Payments to doctors, the price of milk, long-term jobless benefits and more are all on the line this week as lawmakers scramble to beat several end-of-year deadlines -- and all by Friday.
Though Dec. 31 is still a few weeks away, congressional sources say the House plans to adjourn at the end of this week. With the Senate returning from its latest recess on Monday, that leaves just five days when both chambers are in session.
The chance for resolving any or all of these issues is unclear. After a year in which little was accomplished even by congressional standards, the deadlines are piling up. Lawmakers are also facing a Jan. 15 deadline to pass a budget or risk another partial government shutdown, though congressional negotiators reportedly are closing in on a possible deal. On top of that, several lawmakers, and President Obama, are rearranging their schedules to attend memorial services this coming week for the late South African leader Nelson Mandela.
Ahead of a very busy week, congressional leaders got to work trading blame for the lack of progress to date.
Republicans have "made good faith, serious efforts to Senate Democrats" to resolve differences on year-end issues, House Speaker John Boehner, R-Ohio, said. "When will they learn to say `yes' to common ground?"
The House Democratic leader, Rep. Nancy Pelosi of California, attacked Republicans for opposing an increase in the minimum wage, voting to cut $40 billion out of food stamps, and seeking reductions in school money and college aid for low-income families.
"I mean, how unconscionable can that be?" she asked at a meeting scripted to build support for extending unemployment benefits.
Negotiators continue to work on all fronts behind the scenes.
Long-term unemployment aid, a prickly issue on the Hill, is expected to expire on Dec. 28 for 1.3 million workers who've been without a job for longer than six months.
President Obama used his weekly radio address on Saturday to appeal to Congress to extend it. "Extending unemployment insurance isn't just the right thing to do for our families -- it's the smart thing to do for our economy," he said.
But despite threats by some Democrats to hold up the must-pass budget bill over their demand for extending jobless benefits, a top Democrat signaled Sunday that his party might not block the budget bill over the issue.
"I don't think we've reached that point where we've said this is it, take it or leave it," Illinois Sen. Dick Durbin, the No. 2 Democrat in the Senate, said on ABC's "This Week."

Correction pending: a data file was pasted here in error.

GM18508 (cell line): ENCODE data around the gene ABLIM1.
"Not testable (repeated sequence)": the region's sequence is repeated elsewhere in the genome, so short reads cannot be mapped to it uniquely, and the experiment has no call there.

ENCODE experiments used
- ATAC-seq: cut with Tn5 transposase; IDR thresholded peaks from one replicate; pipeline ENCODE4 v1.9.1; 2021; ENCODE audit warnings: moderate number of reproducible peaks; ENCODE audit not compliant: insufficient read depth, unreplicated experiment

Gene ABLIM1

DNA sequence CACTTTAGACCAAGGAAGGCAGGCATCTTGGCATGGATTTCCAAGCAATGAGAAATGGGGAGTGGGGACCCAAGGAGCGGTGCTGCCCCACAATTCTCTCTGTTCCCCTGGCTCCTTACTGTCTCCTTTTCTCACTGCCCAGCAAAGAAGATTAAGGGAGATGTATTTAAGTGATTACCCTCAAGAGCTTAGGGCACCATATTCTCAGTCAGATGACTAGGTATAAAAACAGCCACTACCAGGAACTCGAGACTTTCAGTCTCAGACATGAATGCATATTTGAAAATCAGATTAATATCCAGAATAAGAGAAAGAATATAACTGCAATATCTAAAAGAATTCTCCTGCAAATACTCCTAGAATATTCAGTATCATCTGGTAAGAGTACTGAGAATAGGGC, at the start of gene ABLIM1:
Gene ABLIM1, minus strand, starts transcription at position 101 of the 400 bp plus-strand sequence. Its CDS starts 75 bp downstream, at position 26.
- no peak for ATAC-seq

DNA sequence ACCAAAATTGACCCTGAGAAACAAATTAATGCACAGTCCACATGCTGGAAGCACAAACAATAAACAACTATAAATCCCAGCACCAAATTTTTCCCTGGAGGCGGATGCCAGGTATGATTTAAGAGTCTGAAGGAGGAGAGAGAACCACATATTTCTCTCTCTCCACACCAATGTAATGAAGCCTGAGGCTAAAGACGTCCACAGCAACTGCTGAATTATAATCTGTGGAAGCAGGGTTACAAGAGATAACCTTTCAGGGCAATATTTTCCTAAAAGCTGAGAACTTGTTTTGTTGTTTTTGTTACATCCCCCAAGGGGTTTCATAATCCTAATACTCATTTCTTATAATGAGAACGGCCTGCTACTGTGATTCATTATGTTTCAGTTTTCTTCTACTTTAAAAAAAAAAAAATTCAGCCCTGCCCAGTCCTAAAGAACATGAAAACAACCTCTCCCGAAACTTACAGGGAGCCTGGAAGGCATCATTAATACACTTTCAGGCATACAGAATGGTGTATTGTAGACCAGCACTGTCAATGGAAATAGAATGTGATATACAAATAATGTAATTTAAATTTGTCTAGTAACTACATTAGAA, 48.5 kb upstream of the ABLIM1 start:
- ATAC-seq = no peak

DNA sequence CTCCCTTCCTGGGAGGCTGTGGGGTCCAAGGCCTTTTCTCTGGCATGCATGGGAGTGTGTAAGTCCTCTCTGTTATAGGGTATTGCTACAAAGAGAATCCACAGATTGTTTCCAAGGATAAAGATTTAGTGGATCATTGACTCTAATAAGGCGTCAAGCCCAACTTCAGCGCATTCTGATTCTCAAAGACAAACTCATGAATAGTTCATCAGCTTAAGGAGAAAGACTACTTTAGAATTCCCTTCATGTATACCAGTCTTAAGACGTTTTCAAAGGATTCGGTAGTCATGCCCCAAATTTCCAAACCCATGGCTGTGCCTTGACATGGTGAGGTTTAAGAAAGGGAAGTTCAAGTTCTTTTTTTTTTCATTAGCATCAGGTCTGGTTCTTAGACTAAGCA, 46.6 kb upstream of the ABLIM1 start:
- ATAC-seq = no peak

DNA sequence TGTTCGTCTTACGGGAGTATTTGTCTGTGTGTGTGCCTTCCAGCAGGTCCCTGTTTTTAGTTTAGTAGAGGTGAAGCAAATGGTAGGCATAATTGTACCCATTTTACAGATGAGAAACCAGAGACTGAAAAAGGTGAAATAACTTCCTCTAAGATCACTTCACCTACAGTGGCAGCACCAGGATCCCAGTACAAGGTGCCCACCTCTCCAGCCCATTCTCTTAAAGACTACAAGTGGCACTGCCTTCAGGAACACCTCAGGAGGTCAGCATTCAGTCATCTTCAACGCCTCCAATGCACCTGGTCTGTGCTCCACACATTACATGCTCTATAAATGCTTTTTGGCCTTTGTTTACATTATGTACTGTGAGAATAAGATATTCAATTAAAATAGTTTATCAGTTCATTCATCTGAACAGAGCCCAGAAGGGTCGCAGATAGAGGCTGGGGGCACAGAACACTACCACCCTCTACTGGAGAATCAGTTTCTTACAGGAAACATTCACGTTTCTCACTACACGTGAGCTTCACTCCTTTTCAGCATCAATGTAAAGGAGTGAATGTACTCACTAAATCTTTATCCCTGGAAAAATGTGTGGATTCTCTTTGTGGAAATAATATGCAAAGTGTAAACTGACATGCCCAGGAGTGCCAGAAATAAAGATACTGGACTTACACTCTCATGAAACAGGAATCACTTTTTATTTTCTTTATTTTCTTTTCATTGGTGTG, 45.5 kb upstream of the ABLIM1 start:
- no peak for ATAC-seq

Speaking on "Fox News Sunday," Sen. Rand Paul, R-Ky., said the long-term benefits -- which typically kick in after 26 weeks -- are actually doing a "disservice to these workers" by making them less marketable to would-be employers.
Sen. Rob Portman, R-Ohio, speaking on the same program as Durbin, said the issue should be dealt with separately, outside the budget talks.
Both Portman and Durbin, though, voiced optimism that lawmakers might reach some kind of agreement on the budget by the end of the week.
That's just one big challenge in the week ahead.
Lawmakers are also at work drafting a three-month measure to prevent a 24 percent drop in Medicare payments to doctors. The cost is estimated at about $8 billion.
And lawmakers are trying to work out at least a short-term deal over the farm bill -- an issue that could end up affecting the price of milk.
The bill itself is meant to set spending levels for farm programs and food stamps. A House measure that passed on a party-line vote calls for food stamp cuts totaling $40 billion over a decade. A Senate version, passed with bipartisan support, envisions reductions of $4 billion.
But failure to resolve the broader issues would also return the nation to a Depression-era dairy law and set in motion a chain of events that would potentially quadruple the price of a gallon of milk.
Meanwhile, there has been virtually no public discussion about the dozens of tax provisions due to expire at year's end.
Some originally were placed into law only temporarily to mask their true impact on the deficit. Now, they are renewed periodically, and temporarily, because the cost of permanent extensions could be prohibitive.
Among the more obscure is a provision that allocates to Puerto Rico and the U.S. Virgin Islands the proceeds of a $13.25-per-gallon federal excise tax on imported rum. Without action by Congress, the amount to be turned over would fall to $10.50 per gallon. Other items allow racehorse owners to write off their investments relatively quickly, and permit residents in nine states that have no income tax to claim a federal deduction for the state sales tax they pay.
The Associated Press contributed to this report.